Go read the New York Times story, it’s filled with a lot of insight into Crawford — who I have always found to be affable and with a great sense of humor off the court — and it’s filled with great stories.

“Moses Malone was one of the funniest. We were in Denver, I think he was playing with Philly at the time, and that day, a reporter had done a top-10 referee list and my name was in there. So my first call of the night is like a loose-ball foul on Moses, and Moses just turns and says, “That is not a top-10 call.” I had to laugh.”

 

His former Spanish teammate Marcus Landry says Kristaps Porzingis should be No. 1 pick

CCajasol-Obradoiro en San Pablo.
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For many NBA fans — and a few front office types — Kristaps Porzingis is a mystery man. He’s a seven-footer out of Latvia and the Spanish league who has a sweet outside shooting stroke and the ability to finish in the lane.

But how good is he?

Good enough that he should be in the mix for the No. 1 pick if you ask the Bucks’ Marcus Landry And why should you ask Landry? Because he andPorzingas were teammates at Cajasol Sevilla in the Spanish ABC league (the second best league in the world right now).

Gery Woelfel of the Racine Journal Times did ask Landry and got a glowing report.

“It sad nobody really knows much about this kid right now because he played in Spain,’’ Landry said. “I think this kid is amazing.’’…

“Honestly, I think Kristaps should be the No. 1 pick if you’re going to base it off potential,’’ Landry said. “I personally think he’s the best kid in the draft. And I’m not saying that because he’s a friend of mine.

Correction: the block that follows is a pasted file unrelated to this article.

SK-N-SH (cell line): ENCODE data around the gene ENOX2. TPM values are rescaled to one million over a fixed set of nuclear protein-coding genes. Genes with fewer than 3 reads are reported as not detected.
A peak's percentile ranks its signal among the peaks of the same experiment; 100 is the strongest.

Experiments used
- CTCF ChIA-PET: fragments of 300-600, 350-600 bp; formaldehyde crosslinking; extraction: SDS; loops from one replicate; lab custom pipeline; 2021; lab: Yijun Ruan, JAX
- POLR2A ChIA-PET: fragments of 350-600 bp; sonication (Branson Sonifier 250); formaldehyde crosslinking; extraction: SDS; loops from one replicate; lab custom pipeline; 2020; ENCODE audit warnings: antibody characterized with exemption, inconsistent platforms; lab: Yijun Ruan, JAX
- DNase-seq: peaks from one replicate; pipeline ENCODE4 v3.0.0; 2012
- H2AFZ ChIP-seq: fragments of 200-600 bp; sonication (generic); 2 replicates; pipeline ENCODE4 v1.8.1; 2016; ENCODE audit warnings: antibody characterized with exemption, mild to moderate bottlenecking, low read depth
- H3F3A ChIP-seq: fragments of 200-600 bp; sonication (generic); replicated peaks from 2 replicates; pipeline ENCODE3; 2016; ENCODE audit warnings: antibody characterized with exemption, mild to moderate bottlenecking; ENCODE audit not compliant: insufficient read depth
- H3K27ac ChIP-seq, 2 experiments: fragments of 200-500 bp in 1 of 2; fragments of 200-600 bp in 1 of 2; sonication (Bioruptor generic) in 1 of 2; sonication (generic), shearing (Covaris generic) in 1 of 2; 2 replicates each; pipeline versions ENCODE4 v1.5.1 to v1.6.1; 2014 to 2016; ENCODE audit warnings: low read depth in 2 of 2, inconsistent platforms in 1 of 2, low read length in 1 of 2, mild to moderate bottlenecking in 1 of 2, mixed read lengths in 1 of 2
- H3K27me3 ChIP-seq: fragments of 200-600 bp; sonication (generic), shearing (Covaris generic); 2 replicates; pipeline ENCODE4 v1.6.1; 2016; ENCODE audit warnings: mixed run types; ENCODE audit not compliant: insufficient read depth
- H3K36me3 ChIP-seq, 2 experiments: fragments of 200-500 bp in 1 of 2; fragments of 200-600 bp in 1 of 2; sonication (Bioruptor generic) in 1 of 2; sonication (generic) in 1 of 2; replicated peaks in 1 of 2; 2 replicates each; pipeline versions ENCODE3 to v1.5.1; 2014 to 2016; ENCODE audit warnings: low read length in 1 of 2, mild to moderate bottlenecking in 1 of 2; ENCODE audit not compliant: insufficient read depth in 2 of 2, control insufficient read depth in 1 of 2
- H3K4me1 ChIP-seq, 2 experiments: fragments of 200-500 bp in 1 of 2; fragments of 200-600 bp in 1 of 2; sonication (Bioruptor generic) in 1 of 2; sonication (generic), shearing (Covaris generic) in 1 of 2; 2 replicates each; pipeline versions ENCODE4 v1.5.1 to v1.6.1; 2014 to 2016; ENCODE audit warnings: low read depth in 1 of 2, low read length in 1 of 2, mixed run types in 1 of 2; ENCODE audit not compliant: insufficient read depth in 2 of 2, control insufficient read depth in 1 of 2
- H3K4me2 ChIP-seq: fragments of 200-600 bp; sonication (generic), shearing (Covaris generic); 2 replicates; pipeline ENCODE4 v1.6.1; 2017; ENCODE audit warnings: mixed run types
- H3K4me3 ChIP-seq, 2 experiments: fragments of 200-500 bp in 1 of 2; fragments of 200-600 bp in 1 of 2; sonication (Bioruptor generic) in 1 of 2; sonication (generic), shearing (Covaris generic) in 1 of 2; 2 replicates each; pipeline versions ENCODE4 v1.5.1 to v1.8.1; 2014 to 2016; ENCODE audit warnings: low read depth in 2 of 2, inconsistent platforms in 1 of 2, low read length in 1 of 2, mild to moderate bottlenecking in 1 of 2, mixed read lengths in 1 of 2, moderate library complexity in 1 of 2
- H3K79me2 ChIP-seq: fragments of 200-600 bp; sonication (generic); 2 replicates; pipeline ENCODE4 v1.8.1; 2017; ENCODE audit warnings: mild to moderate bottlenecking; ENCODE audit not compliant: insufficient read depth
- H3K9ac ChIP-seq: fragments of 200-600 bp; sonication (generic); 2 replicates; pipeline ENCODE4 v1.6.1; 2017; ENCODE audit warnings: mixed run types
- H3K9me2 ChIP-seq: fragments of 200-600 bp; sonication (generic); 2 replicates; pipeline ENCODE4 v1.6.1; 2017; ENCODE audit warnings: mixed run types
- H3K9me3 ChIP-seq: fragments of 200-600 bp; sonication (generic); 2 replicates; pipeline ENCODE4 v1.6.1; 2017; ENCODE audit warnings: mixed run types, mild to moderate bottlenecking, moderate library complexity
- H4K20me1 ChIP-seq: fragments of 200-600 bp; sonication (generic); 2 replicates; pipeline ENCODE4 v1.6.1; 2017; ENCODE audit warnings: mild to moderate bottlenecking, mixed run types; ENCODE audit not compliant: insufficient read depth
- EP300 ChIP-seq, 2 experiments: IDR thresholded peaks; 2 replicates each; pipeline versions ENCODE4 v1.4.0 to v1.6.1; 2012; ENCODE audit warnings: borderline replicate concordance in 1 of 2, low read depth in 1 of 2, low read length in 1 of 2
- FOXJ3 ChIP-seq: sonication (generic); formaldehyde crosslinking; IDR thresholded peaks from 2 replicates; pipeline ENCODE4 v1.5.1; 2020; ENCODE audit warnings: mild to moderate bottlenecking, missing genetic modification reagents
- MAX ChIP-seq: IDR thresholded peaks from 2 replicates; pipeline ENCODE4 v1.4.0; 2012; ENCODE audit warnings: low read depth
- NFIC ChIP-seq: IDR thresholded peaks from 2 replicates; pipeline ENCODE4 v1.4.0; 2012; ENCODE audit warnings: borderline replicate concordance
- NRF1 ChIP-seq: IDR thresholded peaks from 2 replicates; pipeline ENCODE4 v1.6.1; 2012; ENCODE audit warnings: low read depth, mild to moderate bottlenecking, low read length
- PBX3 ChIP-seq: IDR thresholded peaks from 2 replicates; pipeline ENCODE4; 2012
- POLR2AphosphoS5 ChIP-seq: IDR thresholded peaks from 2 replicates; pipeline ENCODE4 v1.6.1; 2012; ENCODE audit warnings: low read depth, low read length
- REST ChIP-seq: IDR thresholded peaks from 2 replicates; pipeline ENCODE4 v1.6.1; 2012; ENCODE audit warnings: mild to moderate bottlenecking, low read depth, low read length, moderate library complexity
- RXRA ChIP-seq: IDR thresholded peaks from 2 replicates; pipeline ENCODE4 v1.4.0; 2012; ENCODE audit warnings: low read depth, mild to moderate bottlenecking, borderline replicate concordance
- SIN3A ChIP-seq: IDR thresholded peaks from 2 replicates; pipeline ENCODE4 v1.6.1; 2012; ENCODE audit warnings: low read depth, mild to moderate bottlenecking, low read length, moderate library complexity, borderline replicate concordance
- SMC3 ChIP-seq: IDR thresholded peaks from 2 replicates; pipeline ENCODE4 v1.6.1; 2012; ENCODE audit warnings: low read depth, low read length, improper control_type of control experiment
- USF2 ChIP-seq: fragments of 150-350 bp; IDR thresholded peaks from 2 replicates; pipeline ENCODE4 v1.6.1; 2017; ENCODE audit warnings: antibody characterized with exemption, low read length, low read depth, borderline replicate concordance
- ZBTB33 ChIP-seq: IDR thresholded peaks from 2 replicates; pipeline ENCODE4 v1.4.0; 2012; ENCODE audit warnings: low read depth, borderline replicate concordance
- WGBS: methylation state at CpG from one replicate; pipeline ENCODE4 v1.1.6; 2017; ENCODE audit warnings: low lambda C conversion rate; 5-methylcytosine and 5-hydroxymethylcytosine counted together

“I know basketball. I’ve been in the NBA; I’ve been around NBA players. I’d tell you if he sucks. But he’s really good. If he goes beyond No. 2, that would be a mistake on some team’s part.’’

There are scouts that agree with Landry.

Porzingas is big but what grabs scouts attention is the fluidity of his game — he plays like a three on the wing, but can finish with authority in the paint. He can thrive in an uptempo game, or a league trending small. The biggest plus is a sweet shooting stroke, a quick release that already has NBA three-point range.  His length and athleticism make him strong on the glass, and his length allows him to block shots in the paint. He is the walking definition of a guy with upside.

He has to put on muscle, and he needs time to develop a better feel for the game. The team that drafts him may be three years away from really knowing what they got.

But if you ask Landry, they are getting a franchise player.

Porzingas will be drafted somewhere between the Sixers at No. 3 — GM Sam Hinkie likes him and D’Angelo Russell — and No. 5, no way he falls past the Magic. In between are the Knicks at No. 4, a team willing to trade their pick.